WO 98/10023 describes polymer dispersions wherein the polymer particles contain a dye virtually completely dissolved or dispersed in the polymer phase. To prepare the polymer dispersions, the dye is mixed into the solid polymer phase, for example by extrusion or kneading. The polymer mass obtained is then treated in an emulsifier or an extruder to convert it into a dispersion. The particles in the dispersion obtained have a size within the μm range and a broad particle size distribution. They are therefore, as disclosed in WO 98/10023, useful for the corrosion protection of metallic surfaces, but not for printing print media or textiles.

It is an object of the present invention to provide water-insoluble dyes having a small particle size and a narrow particle size distribution which are useful for printing print media and are simple to produce.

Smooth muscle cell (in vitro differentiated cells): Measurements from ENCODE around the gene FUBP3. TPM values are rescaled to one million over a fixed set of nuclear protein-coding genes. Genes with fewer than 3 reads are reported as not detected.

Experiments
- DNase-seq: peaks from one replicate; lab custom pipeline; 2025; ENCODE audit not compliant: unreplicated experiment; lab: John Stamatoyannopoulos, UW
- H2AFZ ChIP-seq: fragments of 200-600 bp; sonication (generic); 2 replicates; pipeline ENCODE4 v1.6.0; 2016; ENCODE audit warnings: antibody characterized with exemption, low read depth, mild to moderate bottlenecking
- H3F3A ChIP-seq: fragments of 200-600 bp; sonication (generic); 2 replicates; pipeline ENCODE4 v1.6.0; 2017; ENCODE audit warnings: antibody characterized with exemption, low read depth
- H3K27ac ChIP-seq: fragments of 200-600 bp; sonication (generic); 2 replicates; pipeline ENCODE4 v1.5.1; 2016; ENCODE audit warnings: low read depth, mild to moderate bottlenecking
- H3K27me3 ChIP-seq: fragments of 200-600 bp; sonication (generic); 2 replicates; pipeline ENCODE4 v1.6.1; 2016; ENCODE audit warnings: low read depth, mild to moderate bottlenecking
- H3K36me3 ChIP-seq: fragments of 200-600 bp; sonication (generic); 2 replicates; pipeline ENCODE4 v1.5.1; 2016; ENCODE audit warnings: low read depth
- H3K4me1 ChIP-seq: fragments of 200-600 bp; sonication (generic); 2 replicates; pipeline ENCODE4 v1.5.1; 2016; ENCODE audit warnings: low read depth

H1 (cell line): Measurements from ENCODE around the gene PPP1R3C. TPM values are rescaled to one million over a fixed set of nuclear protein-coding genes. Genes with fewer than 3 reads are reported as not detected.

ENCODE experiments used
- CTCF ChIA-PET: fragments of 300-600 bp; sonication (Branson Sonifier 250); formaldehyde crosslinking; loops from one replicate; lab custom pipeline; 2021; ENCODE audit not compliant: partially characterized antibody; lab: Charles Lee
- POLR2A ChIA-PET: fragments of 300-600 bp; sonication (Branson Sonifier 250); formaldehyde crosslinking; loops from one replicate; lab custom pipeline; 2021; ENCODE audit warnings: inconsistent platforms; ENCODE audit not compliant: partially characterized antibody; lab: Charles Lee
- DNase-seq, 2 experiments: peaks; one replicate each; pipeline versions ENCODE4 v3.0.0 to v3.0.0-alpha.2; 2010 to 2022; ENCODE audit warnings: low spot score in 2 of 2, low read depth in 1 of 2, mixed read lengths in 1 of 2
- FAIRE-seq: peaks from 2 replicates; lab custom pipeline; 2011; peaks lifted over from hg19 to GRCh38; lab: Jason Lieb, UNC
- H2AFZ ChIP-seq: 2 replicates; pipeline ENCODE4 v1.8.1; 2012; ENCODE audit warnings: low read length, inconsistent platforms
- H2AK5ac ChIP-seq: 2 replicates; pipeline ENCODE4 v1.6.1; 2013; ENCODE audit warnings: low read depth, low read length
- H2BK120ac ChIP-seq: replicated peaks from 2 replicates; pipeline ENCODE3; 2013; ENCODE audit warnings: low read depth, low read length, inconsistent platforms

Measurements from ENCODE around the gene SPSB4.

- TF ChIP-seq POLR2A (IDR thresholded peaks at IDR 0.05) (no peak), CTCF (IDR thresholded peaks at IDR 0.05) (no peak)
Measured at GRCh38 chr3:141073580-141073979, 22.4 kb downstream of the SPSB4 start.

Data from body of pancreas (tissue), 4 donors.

We have found that this object is achieved, surprisingly, by dye-containing polymer particles obtainable by precipitation from a solution of the dye and a water-insoluble polymer in a water-miscible organic solvent.

The present invention accordingly provides dye-containing polymer particles containing at least one dye in a matrix of an essentially water-insoluble polymer and having an average particle size within the range from 5 to 500 nm and a particle size distribution width (variance) of <40% (both measured by quasi-elastic light scattering and evaluation by the cumulant method; cf. Bruce, J. Berne and Robert Pecora, “Dynamic Light Scattering”, John Wiley & Sons Inc. 1976, p. 169f.).

The dye is preferably present in the polymer in a molecularly disperse state, but it may also be present in a molecularly aggregated or microcrystalline state. The polymer matrix is preferably amorphous, but may also include crystalline or microcrystalline regions.

The average particle size is preferably within the range from 50 nm to 300 nm, especially within the range from 50 nm to 250 nm. The width of the particle size distribution is preferably <35%.

The dye used is preferably a water-insoluble or sparingly water-soluble azo, anthraquinone, quinophthalone, methine or azamethine dye or in particular a disperse dye from the following Colour Index list: